In her new book, Regarding the Pain of Others, Susan Sontag’s focus is upon theaters of war and the way in which photographers have interpreted their role in the production of images of war, their moral responsibilities as spectators whose profession is to provide such images for the millions who stay at home, watch television, read the newspapers, leaf through magazines or frequent galleries and museums. She is particularly angered by those who see the spectacle of war and disaster as if it were a form of entertainment. “Ever since cameras were invented in 1839, photography has kept company with death.” This dictum stopped me in my tracks when I first read it. But Sontag is right to associate the camera so closely with death, to note that “once the camera was emancipated from the tripod, truly portable, and equipped with a range finder and a variety of lenses that permitted unprecedented feats of close observation from a distant vantage point, picture-taking acquired an immediacy and authority greater than any verbal account in conveying the horror of mass-produced death.”
Sontag unexpectedly begins her book with a chapter on Virginia Woolf’s Three Guineas, first published shortly before the outbreak of the Second World War. Woolf was particularly concerned with this issue because her beloved nephew, Julian Bell, had left England to join the antifascist forces in Spain, where he was killed driving an ambulance. “The next war” (as she thought of titling Three Guineas) seemed already to have embarked on its prologue. She asks, “Is it not possible that if we knew the truth about war, the glory of war would be scotched and crushed where it lies curled up in the rotten cabbage leaves of our prostituted fact-purveyors?” Woolf not only received packets of photographs from Spain, propaganda images for the Republican side, but also noted that “there is a very clear connection between culture and intellectual liberty and those photographs of dead bodies and ruined houses.” She also included a series of photographs within the text of Three Guineas, featuring an army general, a herald with trumpeters, a procession of university professors, a bewigged judge with buckled shoes and finally an archbishop in a surplice. In Spain, war meant the deadly struggle against fascism. In England it meant a parade of ceremonial masculinity.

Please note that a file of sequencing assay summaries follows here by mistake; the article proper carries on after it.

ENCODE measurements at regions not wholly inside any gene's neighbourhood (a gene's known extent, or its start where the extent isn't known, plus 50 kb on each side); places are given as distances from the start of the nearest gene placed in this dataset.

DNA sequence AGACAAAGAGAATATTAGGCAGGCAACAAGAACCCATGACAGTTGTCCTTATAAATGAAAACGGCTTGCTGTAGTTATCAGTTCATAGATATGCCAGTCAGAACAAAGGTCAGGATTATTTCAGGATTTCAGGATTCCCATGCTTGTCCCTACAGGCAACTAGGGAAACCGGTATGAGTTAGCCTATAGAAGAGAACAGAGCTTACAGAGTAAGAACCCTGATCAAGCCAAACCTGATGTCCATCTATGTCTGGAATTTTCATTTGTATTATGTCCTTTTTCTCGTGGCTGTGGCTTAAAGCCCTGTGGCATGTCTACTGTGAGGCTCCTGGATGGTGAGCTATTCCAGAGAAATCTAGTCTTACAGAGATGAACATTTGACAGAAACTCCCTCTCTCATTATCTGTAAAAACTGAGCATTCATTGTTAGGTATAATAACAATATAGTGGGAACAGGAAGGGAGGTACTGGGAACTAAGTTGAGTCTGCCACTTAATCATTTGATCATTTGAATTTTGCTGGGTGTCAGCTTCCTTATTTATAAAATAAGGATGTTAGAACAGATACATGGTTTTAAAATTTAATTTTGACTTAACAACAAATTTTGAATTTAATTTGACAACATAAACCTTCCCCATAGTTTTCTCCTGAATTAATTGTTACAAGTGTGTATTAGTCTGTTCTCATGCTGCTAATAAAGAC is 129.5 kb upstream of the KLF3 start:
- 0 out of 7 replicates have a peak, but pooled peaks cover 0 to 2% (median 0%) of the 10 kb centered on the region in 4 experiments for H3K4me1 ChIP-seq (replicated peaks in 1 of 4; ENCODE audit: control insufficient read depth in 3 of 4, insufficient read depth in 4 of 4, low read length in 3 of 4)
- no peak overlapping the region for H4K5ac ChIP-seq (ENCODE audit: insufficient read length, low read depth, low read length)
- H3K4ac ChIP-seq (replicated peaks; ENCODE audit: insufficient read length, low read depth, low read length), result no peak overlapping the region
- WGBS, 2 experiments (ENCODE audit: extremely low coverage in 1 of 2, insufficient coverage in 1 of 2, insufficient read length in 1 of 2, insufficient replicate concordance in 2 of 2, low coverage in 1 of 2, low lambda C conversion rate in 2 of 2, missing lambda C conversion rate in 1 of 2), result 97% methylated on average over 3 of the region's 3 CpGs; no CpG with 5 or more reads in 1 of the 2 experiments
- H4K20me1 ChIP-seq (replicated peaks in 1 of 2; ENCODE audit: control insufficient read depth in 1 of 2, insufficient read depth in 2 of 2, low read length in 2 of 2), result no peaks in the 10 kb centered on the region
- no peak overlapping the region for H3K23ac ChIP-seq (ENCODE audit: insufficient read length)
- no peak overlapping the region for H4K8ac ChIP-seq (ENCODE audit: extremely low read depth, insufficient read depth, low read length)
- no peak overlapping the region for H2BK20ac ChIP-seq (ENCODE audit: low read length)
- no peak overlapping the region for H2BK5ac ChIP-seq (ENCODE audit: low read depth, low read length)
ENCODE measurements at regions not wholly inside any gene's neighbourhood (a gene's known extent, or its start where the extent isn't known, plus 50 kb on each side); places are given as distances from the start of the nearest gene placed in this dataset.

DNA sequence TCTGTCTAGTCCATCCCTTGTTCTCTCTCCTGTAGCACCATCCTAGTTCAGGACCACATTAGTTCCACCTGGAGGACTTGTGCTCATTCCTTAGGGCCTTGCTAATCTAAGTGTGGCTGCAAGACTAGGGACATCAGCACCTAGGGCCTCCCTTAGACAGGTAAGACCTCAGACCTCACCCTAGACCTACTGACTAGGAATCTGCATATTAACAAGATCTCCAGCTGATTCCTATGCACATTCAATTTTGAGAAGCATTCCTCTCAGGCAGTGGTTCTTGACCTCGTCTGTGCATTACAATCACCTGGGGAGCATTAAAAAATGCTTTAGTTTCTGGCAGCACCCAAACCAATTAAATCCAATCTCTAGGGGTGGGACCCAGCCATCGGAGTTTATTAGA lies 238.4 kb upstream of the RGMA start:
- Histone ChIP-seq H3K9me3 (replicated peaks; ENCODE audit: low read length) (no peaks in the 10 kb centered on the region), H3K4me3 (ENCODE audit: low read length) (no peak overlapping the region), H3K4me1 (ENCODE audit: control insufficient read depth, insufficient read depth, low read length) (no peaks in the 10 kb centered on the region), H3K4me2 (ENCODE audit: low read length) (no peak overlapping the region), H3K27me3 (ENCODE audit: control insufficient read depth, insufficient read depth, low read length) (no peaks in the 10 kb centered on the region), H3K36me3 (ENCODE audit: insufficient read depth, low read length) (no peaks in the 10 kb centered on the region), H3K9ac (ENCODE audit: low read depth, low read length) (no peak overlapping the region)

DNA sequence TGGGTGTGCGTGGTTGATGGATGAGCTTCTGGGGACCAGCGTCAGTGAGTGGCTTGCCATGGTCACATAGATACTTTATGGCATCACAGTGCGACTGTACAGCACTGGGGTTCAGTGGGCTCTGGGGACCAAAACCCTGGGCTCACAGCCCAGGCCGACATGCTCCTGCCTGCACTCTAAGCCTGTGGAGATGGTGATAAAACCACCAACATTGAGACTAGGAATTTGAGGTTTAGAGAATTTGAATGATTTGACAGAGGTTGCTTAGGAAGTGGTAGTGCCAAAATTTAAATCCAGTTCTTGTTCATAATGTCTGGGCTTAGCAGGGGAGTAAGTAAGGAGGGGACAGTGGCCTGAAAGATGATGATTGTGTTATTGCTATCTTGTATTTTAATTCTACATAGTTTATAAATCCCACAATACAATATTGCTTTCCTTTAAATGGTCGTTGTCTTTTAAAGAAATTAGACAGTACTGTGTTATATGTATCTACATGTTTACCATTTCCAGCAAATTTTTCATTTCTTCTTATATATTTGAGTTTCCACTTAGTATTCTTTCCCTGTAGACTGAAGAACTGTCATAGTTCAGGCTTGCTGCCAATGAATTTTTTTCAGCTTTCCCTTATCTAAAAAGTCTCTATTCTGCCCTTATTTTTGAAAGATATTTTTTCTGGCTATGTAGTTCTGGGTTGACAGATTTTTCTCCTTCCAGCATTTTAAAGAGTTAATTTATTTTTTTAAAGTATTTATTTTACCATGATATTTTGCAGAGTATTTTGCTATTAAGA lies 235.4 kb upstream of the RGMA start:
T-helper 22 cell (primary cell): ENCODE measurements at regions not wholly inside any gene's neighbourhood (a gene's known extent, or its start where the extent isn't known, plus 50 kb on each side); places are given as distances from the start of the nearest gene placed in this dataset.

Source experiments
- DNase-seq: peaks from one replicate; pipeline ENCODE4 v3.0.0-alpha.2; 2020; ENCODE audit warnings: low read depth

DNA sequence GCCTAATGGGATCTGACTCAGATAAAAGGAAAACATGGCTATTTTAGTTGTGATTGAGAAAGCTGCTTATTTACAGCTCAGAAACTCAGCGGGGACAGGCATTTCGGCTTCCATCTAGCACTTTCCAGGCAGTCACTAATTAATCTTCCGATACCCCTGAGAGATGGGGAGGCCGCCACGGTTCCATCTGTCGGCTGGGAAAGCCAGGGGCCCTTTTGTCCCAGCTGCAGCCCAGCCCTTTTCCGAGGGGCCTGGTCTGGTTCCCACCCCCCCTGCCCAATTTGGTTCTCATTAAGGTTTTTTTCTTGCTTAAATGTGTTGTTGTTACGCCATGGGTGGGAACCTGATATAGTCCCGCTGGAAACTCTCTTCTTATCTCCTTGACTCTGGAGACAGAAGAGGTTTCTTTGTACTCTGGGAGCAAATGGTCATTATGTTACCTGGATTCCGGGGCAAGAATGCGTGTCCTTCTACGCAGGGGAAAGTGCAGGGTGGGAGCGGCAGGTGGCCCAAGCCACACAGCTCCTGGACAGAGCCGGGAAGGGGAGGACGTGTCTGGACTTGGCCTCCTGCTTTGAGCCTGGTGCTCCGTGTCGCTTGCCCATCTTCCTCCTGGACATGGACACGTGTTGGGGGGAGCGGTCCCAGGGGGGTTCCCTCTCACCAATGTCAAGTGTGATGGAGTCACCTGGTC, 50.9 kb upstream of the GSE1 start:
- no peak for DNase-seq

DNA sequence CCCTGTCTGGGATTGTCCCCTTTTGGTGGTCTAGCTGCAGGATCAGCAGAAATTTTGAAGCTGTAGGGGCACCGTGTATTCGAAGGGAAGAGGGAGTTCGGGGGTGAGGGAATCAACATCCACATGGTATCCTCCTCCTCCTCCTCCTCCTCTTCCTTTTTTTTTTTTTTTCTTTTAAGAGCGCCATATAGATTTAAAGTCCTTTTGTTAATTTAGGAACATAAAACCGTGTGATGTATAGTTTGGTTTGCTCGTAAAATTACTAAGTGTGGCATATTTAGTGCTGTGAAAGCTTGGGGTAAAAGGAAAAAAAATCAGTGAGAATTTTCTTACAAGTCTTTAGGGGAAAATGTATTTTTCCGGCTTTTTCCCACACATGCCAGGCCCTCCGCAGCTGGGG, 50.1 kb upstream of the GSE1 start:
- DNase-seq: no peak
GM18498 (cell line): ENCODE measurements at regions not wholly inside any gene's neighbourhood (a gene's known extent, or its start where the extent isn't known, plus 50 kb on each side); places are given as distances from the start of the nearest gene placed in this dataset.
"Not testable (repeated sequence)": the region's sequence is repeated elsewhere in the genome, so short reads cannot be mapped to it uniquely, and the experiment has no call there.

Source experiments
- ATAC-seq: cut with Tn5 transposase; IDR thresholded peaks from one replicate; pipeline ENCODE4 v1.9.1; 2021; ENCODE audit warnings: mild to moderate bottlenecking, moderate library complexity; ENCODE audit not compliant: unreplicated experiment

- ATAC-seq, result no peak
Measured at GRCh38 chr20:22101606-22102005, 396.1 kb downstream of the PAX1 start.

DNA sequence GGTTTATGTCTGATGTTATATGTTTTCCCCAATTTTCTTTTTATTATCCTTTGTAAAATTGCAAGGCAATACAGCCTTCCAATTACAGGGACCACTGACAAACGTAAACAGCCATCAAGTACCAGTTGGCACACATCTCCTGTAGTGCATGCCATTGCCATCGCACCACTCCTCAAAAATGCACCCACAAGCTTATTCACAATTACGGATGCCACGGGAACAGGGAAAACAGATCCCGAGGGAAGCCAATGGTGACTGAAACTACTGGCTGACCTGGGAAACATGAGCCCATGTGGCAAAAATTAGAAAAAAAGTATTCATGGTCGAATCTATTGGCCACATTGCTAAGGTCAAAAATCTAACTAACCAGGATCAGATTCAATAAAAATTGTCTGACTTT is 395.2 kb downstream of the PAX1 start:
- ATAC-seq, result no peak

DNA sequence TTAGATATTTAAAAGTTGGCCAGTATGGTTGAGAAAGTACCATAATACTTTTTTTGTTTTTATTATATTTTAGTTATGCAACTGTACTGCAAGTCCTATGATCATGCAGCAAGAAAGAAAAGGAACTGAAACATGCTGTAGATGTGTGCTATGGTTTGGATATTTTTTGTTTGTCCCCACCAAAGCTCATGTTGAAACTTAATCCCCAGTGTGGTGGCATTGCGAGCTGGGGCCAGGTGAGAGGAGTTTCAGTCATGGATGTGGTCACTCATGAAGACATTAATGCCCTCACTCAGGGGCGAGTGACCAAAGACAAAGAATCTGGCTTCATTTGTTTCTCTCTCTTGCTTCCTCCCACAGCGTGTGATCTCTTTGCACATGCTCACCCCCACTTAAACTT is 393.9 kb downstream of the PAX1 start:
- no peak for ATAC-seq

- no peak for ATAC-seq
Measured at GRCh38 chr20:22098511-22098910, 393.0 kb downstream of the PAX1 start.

Sontag also points to early examples of war photography, such as Roger Fenton’s images of the Crimean battlefield through which the Light Brigade galloped to the slaughter through the thunder of the guns, after “someone had blunder’d,” as Tennyson put it in his elegy for the fallen. Fenton, she notes, sanitized the charge of the Light Brigade, preferring to show the disasters of war as “a dignified all-male group outing,” in the tradition ironically proposed by Virginia Woolf, rather than a scene of carnage, as in Goya’s disturbing images of war in Spain. Sontag herself includes no images in her book, preferring to deal in words, which appeal to the understanding rather than the appetite, to the mind rather than the eye. Verbal narratives, she points out, can make us understand, while “photographs do something else: they haunt us.” We might well ask, as the critic Peter Conrad has done, whether sentiment is indeed more likely to crystallize around a photographic image than a verbal description, but surely a caption has the ability to place an image clearly within a narrative, whereas an unadorned image is open to any kind of specious interpretation.
It is in relation to this very issue that Sontag discusses a photograph taken by Ron Haviv during the war in Bosnia. She describes it in some detail and then concludes by noting that “in fact, the photograph tells us very little–except that war is hell, and that graceful young men with guns are capable of kicking overweight older women lying helpless, or already killed, in the head.” On the other hand, Sontag never fully rules out the possibility that such a photograph, like Ron Haberle’s photograph of the massacre of civilians at My Lai during the Vietnam War, might bolster opposition to war. In this context, Juan Goytisolo, who, like Sontag, went to Sarajevo during the war in Bosnia, asks the obvious question: Might people actually go to Bosnia hoping “to take photos of women and children packed into deportation trucks after a punctilious cleansing operation, who died from dehydration in Prijedor, like the Jews of Treblinka?” On the other hand, Goytisolo also notes that “photographers dispatched to Sarajevo and the war fronts have generally ‘covered’ the new with exemplary honesty and courage.” Attitudes to photography, it seems, are doomed to imply a certain level of ambivalence.